Taking Care of Bigfoot
1054 words long
They make terrible pets, even the domesticated ones. They can't be housebroken, and they have a distressing tendency to start fires.
Notes from the author:
First off, let’s be clear. No sasquatch appears anywhere in this fictionette. I hope that’s not a disappointment.
Now. In “A Dream of a Thousand Cats,” one of the stories included in Neil Gaiman’s Sandman oeuvre, a kitten learns that the world is unjust because it is upside down. A thousand humans flipped it on its head. Weary of their natural role as prey and plaything, they dreamed together of a world in which they and not cats were the dominant species. They woke to find the dream had not only become real, but had always been real, and so the world would remain until a thousand cats dreamed it right-side up. But whoever heard of a thousand cats agreeing to do anything?
This week’s fictionette was not directly inspired by “A Dream of a Thousand Cats.” But the seed idea—a kitten failing to housebreak his pet human—found a natural home in the world therein described. It could happen before the night of the humans’ thousandfold dream, or it could happen after a thousand cats corrected it. “Before” and “after” mean very little relative to an action that erases itself from the spacetime continuum. Besides, a thousand is such a small number. Cats’ contrary nature notwithstanding, I can only assume the role reversal has happened countless times, and that the world is constantly being replaced by another world that is the only world that has ever been.
Tabby Cub came home from school with his tail held high. He’d been a late bloomer to the hunt, but once he’d begun, he bloomed like the lilacs in summer, all at once in gaudy proliferation. More afternoons than not, he came home carrying prey. But today was different. Today he’d managed to wield the control necessary to capture a small animal without killing it.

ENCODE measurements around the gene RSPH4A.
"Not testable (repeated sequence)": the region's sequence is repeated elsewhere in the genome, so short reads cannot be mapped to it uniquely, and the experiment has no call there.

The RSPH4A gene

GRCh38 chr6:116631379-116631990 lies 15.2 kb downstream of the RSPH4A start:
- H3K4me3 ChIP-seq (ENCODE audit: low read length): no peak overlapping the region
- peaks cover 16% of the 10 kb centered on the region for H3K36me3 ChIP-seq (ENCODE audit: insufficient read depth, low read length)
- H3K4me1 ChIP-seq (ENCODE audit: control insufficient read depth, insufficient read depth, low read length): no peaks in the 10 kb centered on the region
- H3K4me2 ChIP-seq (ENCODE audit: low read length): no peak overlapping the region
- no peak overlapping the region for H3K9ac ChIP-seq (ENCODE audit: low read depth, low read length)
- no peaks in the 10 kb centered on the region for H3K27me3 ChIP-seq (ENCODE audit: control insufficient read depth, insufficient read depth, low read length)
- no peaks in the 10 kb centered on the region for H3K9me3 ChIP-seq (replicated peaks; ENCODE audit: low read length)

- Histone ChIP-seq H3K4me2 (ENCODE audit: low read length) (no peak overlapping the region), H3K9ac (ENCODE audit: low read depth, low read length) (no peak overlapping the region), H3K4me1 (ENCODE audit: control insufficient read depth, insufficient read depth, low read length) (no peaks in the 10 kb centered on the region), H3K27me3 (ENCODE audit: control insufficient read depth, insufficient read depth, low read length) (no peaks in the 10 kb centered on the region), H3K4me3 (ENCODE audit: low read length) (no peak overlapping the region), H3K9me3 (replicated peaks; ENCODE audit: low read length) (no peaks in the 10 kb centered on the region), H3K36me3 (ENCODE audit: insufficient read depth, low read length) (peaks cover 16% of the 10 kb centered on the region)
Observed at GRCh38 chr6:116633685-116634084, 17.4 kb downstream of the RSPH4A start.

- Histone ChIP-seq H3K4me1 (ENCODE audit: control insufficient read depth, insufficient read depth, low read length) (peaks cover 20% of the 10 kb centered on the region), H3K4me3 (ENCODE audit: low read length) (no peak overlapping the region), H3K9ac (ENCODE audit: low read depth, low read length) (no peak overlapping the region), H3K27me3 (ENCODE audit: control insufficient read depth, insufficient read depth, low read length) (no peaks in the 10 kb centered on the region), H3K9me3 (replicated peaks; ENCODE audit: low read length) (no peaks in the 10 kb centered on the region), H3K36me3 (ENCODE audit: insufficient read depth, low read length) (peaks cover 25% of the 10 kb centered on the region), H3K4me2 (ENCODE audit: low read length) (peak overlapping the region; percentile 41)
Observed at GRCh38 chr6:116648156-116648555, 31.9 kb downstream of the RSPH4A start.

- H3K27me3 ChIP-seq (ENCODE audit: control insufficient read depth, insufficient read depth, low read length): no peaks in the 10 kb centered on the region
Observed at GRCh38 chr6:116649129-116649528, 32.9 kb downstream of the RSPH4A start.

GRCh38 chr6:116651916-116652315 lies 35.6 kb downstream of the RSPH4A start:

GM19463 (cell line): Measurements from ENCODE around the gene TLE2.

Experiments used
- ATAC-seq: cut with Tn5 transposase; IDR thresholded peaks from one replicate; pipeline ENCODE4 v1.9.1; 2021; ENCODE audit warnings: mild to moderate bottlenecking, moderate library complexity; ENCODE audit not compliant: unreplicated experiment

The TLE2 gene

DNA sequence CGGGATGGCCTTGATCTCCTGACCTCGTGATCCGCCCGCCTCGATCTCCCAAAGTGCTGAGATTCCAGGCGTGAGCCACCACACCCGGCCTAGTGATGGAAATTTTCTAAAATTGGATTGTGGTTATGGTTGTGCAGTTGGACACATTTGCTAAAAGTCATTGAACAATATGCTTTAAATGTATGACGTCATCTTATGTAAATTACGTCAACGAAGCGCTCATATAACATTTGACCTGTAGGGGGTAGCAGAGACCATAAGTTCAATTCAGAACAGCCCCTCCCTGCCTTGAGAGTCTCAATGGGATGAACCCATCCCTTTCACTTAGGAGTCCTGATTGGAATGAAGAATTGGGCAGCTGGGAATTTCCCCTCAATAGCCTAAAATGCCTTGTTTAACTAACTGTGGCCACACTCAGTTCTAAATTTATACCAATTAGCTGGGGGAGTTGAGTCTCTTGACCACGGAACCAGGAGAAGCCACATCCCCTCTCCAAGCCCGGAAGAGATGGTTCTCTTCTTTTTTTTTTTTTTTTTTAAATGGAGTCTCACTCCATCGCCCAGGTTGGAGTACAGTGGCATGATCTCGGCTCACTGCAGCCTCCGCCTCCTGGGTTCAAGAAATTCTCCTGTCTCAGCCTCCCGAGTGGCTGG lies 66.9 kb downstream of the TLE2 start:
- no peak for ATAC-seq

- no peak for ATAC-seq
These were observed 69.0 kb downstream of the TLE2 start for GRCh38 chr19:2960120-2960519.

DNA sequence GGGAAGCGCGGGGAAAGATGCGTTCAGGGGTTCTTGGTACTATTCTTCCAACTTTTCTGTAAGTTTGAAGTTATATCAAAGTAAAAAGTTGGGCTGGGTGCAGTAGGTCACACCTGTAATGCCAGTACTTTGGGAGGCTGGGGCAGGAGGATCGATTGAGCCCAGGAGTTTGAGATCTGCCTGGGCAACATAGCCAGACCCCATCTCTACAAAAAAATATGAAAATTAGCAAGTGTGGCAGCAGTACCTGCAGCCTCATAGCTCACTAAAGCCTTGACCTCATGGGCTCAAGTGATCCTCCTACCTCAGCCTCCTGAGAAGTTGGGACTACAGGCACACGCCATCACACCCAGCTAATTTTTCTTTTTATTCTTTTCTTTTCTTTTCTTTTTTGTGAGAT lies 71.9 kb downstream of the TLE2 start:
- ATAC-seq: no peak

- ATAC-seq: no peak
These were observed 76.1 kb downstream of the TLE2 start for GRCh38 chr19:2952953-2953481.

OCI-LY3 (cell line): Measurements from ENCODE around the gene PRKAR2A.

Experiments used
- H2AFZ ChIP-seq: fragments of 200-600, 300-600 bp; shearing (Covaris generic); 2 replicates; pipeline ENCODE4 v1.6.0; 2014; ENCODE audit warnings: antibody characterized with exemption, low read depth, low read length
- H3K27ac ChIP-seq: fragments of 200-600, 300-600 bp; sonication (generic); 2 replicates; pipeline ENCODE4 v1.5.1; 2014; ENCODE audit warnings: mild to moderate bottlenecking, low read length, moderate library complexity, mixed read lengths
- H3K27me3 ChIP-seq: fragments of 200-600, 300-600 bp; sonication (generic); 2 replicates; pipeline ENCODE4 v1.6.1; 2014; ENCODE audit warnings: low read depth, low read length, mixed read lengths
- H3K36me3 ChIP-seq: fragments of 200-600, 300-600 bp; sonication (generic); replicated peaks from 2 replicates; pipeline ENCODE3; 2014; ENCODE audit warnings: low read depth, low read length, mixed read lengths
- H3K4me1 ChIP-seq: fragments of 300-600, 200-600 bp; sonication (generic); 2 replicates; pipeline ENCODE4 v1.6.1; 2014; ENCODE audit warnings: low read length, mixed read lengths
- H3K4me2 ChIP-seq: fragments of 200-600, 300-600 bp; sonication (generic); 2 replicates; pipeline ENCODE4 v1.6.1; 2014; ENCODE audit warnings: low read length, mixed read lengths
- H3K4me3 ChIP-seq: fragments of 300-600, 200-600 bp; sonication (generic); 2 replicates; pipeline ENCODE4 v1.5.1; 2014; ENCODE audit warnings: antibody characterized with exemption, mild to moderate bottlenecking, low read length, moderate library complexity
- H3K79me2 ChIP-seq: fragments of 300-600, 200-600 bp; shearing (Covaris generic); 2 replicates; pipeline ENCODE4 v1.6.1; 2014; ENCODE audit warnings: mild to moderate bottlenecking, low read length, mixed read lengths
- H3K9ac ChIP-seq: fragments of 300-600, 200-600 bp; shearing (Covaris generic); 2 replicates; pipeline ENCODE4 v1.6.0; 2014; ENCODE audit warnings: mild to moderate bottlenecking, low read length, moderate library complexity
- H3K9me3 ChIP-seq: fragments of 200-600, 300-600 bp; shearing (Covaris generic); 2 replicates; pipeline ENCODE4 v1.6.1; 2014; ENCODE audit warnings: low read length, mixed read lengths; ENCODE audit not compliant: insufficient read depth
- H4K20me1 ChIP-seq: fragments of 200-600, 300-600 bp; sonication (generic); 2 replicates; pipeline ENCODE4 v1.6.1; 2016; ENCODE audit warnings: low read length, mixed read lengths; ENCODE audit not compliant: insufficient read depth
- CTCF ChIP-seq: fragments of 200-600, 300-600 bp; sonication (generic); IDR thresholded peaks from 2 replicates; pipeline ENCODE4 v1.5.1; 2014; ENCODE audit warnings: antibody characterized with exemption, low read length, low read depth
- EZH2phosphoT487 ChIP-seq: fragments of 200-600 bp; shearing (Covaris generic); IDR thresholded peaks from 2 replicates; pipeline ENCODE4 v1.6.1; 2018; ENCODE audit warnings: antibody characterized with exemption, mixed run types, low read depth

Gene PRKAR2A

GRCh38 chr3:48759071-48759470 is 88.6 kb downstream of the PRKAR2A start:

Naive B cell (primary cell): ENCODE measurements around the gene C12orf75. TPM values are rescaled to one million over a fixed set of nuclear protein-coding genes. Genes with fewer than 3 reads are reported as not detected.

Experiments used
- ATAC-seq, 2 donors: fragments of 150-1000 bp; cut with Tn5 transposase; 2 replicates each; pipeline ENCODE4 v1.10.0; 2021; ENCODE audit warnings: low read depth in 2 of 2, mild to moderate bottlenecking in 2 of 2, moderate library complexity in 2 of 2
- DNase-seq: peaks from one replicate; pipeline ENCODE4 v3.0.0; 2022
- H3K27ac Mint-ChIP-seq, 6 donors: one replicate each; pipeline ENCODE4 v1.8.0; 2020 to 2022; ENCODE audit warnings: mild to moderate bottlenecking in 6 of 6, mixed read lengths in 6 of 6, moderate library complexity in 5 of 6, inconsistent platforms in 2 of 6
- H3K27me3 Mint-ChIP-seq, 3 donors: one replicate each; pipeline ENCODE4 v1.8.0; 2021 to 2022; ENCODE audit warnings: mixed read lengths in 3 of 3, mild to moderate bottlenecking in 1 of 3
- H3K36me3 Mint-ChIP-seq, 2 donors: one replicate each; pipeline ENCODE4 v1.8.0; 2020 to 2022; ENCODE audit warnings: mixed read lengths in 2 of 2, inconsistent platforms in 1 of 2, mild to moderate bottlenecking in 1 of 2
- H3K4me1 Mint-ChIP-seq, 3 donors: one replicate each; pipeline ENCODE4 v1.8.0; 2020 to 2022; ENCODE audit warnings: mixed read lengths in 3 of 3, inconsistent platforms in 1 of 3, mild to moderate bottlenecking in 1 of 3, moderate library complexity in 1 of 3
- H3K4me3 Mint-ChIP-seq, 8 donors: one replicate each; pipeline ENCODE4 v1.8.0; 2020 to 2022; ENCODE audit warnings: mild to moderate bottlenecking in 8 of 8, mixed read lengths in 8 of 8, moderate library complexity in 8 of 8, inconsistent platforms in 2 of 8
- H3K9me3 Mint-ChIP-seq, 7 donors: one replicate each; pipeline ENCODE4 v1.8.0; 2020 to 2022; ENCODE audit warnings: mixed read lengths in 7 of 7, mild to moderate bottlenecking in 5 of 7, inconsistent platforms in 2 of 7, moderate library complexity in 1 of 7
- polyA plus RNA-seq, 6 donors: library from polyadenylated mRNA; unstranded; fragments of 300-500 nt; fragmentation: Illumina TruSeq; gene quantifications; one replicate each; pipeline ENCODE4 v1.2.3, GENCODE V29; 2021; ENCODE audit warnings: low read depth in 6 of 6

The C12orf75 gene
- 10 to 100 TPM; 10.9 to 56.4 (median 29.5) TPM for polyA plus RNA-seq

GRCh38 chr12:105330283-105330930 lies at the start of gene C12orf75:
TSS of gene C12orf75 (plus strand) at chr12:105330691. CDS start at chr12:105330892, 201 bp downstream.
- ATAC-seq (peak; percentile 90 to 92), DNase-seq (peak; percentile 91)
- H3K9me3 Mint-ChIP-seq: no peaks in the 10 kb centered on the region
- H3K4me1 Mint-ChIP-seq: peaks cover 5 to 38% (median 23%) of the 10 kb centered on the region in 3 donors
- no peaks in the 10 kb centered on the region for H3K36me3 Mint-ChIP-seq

He came indoors and transferred his prize from mouth to floor, pressing it securely to the linoleum under a prickly paw. “Mama! Look what I caught!”
Mama Cat was busy making sure that the fur of her left shoulder lay flat and tidy. It’s impossible to satisfactorily describe how irritating fur can be, otherwise. “Child of mine, you know the rules. Dispatch your prey outside; we are not made of carpet cleaner.”
“But I don’t want to eat him! I want to keep him. As a pet.”
Now Mama turned round. She didn’t like what she saw. Her ears went back and she grimaced in disgust. “Kitten, you can’t keep wild humans as pets. Their habits are filthy and they haven’t the intelligence Bast gave rabbits.”
“But, Mama—Lynx and Forest have pet humans, they’ve trained them to comb their fur and sing to them at night, and—”
“How lovely. Have they litter-trained them, too?”
“They haven’t. Because it can’t be done. And unlike Lynx’s and Forest’s parents, I can’t afford a full-time housekeeper. Kitten, the answer is no.”
Tabby Cub’s whiskers drooped. So did his tail. Mama Cat sighed. “Look, you can keep him in the backyard. But—” she said hastily, to forestall the too-grateful gleam in her kitten’s eye— “he’s your responsibility. You’ll make sure he has food and water. You’ll clean up his mess. You’ll maintain his habitat.”
“I will, Mama, I will!”
“You had better. Because if you don’t, I’ll dispatch him myself.” With that dire pronouncement, Mama Cat returned to the problem of her shoulder fur....
This has been an excerpt from the Friday Fictionette for March 2, 2018. Subscribers can download the full-length fictionette (1054 words) from Patreon as an ebook or audiobook depending on their pledge tier.
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